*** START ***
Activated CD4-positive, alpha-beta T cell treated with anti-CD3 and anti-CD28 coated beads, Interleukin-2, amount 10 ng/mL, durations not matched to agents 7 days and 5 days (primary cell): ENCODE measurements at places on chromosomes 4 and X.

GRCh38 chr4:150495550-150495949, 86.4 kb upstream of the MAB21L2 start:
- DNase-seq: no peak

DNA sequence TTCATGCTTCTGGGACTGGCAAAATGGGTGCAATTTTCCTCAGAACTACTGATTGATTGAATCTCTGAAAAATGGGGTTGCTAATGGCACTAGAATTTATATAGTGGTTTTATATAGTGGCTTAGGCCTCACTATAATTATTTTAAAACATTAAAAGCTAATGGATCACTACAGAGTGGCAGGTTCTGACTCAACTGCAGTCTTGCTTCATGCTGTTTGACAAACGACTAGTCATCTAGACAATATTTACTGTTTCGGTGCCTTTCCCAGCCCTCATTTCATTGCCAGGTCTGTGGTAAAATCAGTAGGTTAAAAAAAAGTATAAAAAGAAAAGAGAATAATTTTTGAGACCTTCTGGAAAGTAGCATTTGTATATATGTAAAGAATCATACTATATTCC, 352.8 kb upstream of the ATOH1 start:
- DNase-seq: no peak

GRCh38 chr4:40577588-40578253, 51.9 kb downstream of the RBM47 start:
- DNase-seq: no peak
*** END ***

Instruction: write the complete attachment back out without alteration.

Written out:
Activated CD4-positive, alpha-beta T cell treated with anti-CD3 and anti-CD28 coated beads, Interleukin-2, amount 10 ng/mL, durations not matched to agents 7 days and 5 days (primary cell): ENCODE measurements at places on chromosomes 4 and X.

GRCh38 chr4:150495550-150495949, 86.4 kb upstream of the MAB21L2 start:
- DNase-seq: no peak

DNA sequence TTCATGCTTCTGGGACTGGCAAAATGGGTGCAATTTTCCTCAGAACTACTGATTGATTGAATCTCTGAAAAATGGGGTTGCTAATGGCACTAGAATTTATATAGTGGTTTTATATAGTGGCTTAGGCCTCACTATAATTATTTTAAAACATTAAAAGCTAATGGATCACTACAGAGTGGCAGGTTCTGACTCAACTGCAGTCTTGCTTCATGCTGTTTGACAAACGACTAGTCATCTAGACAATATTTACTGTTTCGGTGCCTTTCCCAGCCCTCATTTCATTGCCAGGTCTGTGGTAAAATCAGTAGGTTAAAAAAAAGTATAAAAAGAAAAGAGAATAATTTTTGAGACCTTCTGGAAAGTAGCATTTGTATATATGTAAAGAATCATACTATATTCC, 352.8 kb upstream of the ATOH1 start:
- DNase-seq: no peak

GRCh38 chr4:40577588-40578253, 51.9 kb downstream of the RBM47 start:
- DNase-seq: no peak